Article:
The King County police department had no way of knowing that Coffield represented the beginning of a savage killing spree that would last for years, with the majority of the murders occurring from 1982 through 1984.

Most of the victims were prostitutes or young runaways who worked or hitchhiked along an area of Pac Highway (Highway 99) which had regressed into being a two-lane strip of topless bars and cheap hotels. For the Green River Killer, this area proved to be a great hunting ground.

Reports of women and young girls disappearing continued. Discovering some of their skeletal remains clustered together in wooded areas along the Green River and around Sea-Tac Airport was also becoming far too regular an occurrence.

The victims ranged in ages from 12-15 to 31. Most had been left nude, sometimes with their fingernails clipped. The areas where the bodies were left were sometimes littered with gum or cigarette butts, food and road maps. Some of the dead bodies had been sexually abused.

The Green River Task Force was formed to investigate the murders and the list of possible suspects grew. DNA and sophisticated computer systems were not around during the early 1980s. The task force had to rely on old-fashion police work to piece together clues to profile the killer.

Serial Killer Consultant - Ted Bundy

In October 1983 Ted Bundy, who was sitting on death row, offered to help the task force find their killer. The lead detectives met with Bundy who gave insight into the mind of a serial killer.

Bundy said that the killer likely knew some of his victims. He also said more victims were probably buried in the dumping areas where victims had been found. Bundy also put a lot of significance into the different areas the bodies had been left, suggesting that each cluster or spot was set closer to the killer's home.

Although detectives found the information Bundy supplied as interesting, it did nothing to help find the killer.

The "A" List

In 1987 the leadership of the task force changed hands, as did the direction of how the investigation was conducted. Instead of trying to prove who the serial killer was, the task force took their list of suspects and worked on trying to identify who the killer wasn't. Those who could not be eliminated were moved up to the "A" list.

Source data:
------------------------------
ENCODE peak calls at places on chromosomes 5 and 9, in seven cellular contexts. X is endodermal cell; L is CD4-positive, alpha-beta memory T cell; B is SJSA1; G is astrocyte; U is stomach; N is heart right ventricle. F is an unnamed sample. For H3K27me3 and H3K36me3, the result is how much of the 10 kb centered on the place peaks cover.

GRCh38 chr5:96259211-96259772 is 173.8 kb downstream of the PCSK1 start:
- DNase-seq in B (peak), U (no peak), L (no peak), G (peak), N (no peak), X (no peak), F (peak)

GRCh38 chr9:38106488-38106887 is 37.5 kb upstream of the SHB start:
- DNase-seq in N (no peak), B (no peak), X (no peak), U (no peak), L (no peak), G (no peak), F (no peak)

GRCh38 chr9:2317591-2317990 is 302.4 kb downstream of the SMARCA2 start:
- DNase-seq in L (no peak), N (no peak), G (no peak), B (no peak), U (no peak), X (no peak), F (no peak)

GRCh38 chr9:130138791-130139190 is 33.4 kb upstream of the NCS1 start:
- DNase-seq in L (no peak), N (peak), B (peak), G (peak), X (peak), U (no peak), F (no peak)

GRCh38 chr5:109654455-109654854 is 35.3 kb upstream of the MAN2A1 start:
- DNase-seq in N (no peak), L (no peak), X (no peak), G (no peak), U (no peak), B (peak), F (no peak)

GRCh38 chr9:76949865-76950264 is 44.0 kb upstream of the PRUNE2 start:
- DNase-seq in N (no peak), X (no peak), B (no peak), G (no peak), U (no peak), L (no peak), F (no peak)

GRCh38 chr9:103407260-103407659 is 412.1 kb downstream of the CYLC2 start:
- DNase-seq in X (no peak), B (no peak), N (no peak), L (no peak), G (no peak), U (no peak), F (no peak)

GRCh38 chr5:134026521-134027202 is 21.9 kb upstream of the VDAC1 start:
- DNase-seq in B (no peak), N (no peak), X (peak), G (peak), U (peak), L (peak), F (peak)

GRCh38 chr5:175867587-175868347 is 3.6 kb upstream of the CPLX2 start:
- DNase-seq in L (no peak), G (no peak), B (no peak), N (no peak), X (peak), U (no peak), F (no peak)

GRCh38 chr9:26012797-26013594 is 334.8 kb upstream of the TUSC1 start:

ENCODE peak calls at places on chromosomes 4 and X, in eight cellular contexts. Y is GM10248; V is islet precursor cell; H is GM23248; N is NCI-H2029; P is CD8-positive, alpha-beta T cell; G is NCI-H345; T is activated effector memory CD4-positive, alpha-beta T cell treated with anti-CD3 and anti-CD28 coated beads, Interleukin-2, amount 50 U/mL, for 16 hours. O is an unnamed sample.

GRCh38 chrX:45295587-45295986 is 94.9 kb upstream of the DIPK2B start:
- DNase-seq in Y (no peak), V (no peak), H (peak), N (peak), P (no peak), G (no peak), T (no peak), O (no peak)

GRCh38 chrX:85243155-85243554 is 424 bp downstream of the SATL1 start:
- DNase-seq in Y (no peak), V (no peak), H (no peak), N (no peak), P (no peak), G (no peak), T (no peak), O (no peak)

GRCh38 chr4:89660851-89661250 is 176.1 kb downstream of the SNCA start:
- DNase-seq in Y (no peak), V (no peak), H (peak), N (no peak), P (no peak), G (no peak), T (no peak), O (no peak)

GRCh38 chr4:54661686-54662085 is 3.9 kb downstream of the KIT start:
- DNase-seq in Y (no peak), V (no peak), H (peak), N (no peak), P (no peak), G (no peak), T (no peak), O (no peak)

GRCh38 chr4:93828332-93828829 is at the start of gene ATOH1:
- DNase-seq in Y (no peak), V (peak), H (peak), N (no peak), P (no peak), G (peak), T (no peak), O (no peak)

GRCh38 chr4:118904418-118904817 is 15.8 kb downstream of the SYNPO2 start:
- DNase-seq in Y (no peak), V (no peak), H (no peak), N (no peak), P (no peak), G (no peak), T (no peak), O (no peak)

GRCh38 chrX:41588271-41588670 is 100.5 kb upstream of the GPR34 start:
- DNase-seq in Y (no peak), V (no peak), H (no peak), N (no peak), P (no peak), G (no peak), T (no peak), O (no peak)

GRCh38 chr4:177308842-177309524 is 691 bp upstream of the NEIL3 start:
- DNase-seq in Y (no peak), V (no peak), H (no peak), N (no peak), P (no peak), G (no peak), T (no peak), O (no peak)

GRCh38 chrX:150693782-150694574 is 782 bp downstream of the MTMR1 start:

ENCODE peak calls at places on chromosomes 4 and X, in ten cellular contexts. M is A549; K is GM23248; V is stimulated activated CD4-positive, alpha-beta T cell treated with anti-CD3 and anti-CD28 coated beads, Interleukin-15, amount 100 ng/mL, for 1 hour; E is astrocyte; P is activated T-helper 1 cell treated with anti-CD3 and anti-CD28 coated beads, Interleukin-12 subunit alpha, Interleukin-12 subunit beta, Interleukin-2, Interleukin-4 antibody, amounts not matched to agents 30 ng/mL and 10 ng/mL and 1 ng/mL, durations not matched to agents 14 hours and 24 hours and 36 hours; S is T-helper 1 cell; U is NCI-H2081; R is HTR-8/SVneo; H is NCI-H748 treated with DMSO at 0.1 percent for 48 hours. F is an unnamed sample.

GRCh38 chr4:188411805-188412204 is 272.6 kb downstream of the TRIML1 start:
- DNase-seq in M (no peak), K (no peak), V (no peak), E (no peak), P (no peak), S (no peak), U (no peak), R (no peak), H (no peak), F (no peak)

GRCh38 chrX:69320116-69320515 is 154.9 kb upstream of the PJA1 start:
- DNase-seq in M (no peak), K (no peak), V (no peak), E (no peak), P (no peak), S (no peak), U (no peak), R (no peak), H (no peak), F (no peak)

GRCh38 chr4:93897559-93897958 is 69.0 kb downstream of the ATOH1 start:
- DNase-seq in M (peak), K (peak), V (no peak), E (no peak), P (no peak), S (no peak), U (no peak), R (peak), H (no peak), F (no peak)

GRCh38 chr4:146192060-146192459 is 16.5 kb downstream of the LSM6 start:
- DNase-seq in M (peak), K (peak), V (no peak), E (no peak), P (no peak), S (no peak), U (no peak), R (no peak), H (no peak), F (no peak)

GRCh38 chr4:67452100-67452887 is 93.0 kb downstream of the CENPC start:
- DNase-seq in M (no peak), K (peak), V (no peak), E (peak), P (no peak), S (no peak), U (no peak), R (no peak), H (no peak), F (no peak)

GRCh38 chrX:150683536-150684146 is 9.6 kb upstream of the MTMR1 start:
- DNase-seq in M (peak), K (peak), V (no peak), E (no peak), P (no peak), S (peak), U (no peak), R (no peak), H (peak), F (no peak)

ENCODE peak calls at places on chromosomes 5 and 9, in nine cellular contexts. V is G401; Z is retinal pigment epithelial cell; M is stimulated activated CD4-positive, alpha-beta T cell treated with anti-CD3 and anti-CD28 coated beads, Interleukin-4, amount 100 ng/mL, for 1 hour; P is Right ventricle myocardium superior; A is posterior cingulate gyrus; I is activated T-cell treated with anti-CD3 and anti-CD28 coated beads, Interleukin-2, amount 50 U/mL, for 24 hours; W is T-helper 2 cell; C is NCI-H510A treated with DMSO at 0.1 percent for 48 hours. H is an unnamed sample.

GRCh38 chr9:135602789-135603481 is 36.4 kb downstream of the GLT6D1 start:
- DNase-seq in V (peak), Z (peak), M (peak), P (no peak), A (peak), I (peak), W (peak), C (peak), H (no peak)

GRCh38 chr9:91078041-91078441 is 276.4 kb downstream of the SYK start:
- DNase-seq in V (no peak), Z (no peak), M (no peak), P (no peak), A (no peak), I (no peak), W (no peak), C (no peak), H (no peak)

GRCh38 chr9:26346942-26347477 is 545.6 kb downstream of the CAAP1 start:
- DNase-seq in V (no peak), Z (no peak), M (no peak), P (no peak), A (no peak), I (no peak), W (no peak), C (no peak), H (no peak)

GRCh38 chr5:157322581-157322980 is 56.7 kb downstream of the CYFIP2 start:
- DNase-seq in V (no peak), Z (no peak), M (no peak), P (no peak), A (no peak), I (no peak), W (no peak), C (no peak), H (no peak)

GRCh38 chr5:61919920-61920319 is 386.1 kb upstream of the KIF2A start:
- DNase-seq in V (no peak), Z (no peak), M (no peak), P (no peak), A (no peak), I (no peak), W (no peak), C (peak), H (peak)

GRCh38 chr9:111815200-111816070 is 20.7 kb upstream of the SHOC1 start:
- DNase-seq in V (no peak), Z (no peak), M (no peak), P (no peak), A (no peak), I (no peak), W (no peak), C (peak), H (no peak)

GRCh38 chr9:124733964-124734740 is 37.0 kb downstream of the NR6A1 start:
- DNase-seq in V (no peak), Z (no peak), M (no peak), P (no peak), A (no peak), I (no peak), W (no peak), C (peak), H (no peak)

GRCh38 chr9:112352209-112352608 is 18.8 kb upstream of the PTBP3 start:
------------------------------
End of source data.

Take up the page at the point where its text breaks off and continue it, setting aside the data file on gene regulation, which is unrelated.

Gary Ridgway had landed on the suspect list because of two encounters he had with police in the early 1980s. In 1980 he was accused of choking a prostitute while having sex with her in his truck near the Sea-Tac Airport, which was an area where some of the victims had been discarded. When questioned, Ridgway admitted to choking her but said it was more in self-defense, because the prostitute bit him while performing oral sex. The matter was then dropped.

In 1982 Ridgway was questioned after he was caught in his truck with a prostitute. It was later discovered that the prostitute was Keli McGinness, one of the serial killer's victims.

The Polygraph Exam

Ridgway was questioned in 1983 after the boyfriend of a prostitute who went missing identified Ridgway's truck as the last truck his girlfriend had gotten into right before she vanished.

In 1984 Ridgway was arrested for trying to solicit an undercover police woman posing as a prostitute. He was brought in for questioning and agreed to take a polygraph test which he passed. This incident and his relationship with Judith Mawson seemed to slow down Ridgway's murderous rage. Although past victims continued to be discovered, fewer reports of missing women were being reported.

Ridgway Makes the "A" List

Unable to eliminate Ridgway as a suspect, he moved up to the "A" list and was placed under police surveillance. The investigators scrutinized his work record and determined that he was never at work on the days that many of the victims had been reported as missing. Also, prostitutes along the strip had given police the description of a man who was seen cruising the area which matched Ridgway. This was also the road that Ridgway used to go to and from work.